This is exactly what I spent the entirety of my race doing on Saturday, and exactly what I forgot to do on Sunday.  The two days, despite being raced on the same course in very similar conditions, showed how bipolar bicycle racing can be by resulting in two radically different races.  On Saturday, one team took charge and brought the race back together for a field sprint, and on Sunday, a well represented break left an unmotivated peloton to struggle for scraps.  I wasn’t particularly successful in either race, but both presented situations that I could learn from.

Discussing Strategy for the Race

Saturday was beautiful; 85 degrees and sunny with a slight southwesterly wind.  Uncharacteristically May weather in late March; the perfect day for a race.  The close proximity to Austin meant that many of my teammates were able to sneak away from responsibilities for an afternoon to come race; Team Wooly Mammoth fielded a team of eight for the P/1/2, giving us the opportunity to practice racing cohesively as a team.  My job was to mark the hitters and get into the break only when they went; the rest of my teammates would mark other moves to make sure we were represented in any break that got up the road.

For the duration of Saturday’s race, I raced smart instead of hard.  Gaubert made the early break, so the pressure was off the team; all we needed to do was follow wheels as people tried to bridge, and if one of the main players made a bridge attempt, it was my job to go with it.  I surfed the front of the peloton and kept an eye on the “hitters.”  When they started moving to the front, so did I.  When they jumped; I jumped.  My teammates did an awesome job of babysitting my impatience. When John or Chris saw me in the wind, they reminded me to stay hidden. As a result of the team’s expectations, I rode a better race; more reserved and more focused (the way I should be racing all the time). I was always aware of what was coming up on the course, and positioned myself accordingly. With each unsuccessful attempt to bridge, Super Squadra got more impatient and finally just decided to take control of the race and chase the break down. When it was clear that the race was going to a field sprint, John and I switched roles on the fly: I was protecting him for the sprint. It was a good call on his part as he took 4th on the day.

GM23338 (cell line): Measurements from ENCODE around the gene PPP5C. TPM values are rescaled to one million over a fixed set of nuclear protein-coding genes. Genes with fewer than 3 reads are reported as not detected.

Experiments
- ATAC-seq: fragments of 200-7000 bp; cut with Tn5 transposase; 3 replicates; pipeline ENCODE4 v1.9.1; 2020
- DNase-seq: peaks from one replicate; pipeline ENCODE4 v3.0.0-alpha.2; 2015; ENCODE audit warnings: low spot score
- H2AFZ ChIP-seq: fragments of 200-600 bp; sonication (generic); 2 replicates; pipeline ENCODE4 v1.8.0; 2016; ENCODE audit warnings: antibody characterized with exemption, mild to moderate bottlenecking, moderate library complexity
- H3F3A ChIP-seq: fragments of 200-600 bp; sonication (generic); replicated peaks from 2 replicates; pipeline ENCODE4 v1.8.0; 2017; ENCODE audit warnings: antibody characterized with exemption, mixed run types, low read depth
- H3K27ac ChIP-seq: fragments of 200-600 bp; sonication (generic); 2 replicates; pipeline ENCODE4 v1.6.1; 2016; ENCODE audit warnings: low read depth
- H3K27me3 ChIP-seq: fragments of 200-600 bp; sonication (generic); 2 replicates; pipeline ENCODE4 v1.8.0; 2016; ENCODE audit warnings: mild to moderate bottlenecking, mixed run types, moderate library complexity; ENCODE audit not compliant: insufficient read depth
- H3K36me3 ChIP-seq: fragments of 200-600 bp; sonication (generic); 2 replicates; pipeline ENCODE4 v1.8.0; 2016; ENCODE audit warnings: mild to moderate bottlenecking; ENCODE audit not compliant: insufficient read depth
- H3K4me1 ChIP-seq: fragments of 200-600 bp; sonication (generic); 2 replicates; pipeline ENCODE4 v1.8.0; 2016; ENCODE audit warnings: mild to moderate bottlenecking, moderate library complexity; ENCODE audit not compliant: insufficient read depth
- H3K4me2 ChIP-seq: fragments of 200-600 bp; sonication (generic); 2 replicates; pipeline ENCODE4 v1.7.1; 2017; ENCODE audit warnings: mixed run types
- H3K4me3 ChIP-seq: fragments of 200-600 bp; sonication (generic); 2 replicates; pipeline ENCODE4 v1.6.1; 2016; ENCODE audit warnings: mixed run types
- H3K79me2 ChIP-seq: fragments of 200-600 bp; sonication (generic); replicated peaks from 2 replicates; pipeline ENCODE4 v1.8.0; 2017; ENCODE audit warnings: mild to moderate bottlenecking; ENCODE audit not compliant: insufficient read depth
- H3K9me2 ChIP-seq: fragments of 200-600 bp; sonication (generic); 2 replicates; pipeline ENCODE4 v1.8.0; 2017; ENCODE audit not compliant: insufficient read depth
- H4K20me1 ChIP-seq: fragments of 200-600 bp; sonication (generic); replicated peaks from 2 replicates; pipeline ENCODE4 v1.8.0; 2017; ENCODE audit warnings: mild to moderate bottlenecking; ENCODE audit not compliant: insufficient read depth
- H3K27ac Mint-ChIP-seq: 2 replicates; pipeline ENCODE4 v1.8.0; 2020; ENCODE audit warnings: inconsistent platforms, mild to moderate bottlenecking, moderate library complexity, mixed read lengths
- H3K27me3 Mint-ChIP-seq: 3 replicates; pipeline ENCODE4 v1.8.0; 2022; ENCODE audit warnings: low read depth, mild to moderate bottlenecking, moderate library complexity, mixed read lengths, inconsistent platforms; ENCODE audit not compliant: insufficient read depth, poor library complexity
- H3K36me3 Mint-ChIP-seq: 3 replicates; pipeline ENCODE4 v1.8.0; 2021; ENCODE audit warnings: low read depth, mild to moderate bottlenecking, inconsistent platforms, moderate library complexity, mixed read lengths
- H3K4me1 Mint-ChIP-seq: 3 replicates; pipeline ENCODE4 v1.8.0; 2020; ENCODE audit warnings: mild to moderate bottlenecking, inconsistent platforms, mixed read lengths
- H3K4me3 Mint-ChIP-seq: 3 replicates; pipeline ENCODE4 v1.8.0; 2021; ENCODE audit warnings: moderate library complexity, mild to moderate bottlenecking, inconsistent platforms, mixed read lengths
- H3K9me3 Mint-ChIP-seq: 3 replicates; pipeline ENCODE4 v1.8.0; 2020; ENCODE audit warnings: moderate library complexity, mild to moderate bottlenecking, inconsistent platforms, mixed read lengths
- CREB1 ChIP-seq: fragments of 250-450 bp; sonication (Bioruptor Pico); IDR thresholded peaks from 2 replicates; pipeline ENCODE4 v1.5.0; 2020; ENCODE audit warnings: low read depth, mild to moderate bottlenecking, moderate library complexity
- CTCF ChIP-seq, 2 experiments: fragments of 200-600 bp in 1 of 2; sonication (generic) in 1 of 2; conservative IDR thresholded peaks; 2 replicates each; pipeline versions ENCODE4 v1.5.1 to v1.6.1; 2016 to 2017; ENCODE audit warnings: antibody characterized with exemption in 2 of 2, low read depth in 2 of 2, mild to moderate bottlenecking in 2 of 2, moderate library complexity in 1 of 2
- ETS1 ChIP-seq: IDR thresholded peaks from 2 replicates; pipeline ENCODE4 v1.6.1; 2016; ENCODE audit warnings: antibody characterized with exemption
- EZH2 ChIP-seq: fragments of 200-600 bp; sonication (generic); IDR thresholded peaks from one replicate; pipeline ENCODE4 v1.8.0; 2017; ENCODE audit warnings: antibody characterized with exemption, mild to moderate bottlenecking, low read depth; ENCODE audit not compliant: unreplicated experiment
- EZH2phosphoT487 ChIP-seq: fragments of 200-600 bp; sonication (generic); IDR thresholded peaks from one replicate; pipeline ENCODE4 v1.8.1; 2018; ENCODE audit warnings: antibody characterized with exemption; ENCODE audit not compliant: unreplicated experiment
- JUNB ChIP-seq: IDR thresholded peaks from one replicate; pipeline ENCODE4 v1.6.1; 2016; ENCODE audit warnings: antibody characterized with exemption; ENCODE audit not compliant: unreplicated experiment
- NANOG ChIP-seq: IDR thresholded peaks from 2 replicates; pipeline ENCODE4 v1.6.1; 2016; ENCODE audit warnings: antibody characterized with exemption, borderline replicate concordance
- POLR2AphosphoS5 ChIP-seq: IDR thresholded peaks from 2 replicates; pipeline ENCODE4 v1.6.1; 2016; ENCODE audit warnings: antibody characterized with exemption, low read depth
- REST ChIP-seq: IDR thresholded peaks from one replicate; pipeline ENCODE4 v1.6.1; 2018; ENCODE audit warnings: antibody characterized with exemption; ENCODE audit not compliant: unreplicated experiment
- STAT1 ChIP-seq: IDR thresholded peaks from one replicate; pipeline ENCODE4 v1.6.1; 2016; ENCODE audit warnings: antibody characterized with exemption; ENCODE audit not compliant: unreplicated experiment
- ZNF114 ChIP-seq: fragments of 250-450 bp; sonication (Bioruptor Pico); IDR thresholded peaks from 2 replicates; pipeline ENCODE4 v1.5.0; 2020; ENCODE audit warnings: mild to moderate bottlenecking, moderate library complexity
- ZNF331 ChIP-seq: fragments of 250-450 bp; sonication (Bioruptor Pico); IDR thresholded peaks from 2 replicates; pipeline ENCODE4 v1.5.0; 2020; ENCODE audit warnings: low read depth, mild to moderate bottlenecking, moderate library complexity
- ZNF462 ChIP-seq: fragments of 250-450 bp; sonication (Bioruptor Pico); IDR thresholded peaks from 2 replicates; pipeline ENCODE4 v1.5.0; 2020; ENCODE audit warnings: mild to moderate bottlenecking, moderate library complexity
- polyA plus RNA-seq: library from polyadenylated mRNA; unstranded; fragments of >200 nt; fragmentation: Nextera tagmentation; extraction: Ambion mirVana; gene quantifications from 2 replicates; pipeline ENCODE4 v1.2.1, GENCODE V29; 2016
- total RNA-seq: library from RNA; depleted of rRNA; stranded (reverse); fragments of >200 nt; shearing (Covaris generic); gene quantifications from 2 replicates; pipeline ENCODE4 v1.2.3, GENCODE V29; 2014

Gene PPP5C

We entered the race with a solid plan, and the race just decided to play out in another way.  Just because our strategy didn’t manifest, doesn’t mean it was a failure.  We had a man in the early break and we consistently marked and covered bridge attempts.  On Saturday, we raced as a team and we raced smart; a recipe that we intended to follow on Sunday as well, although with a smaller team of four.

On day two, we wanted to be aggressive and try to make the break; I was going to make sure my attacks were meaningful and effective, snappy enough that when I attacked, I wasn’t taking the entire peloton with me.  When the race started, we immediately took turns covering attacks and countering when the would-be breaks were caught.  We tired, but kept with the plan as attacks went off the front.  What I didn’t realize at the time was that none of the big players were active; they were waiting.  On our first trip up the hill at mile 5, Brant Speed and Gray Skinner blew the doors off the race and the winning break was established.  787 and Squadra were present, as were a few of the stronger unattached riders.  Our overzealous execution of the plan to get into the break made us unable to go with the break when it happened.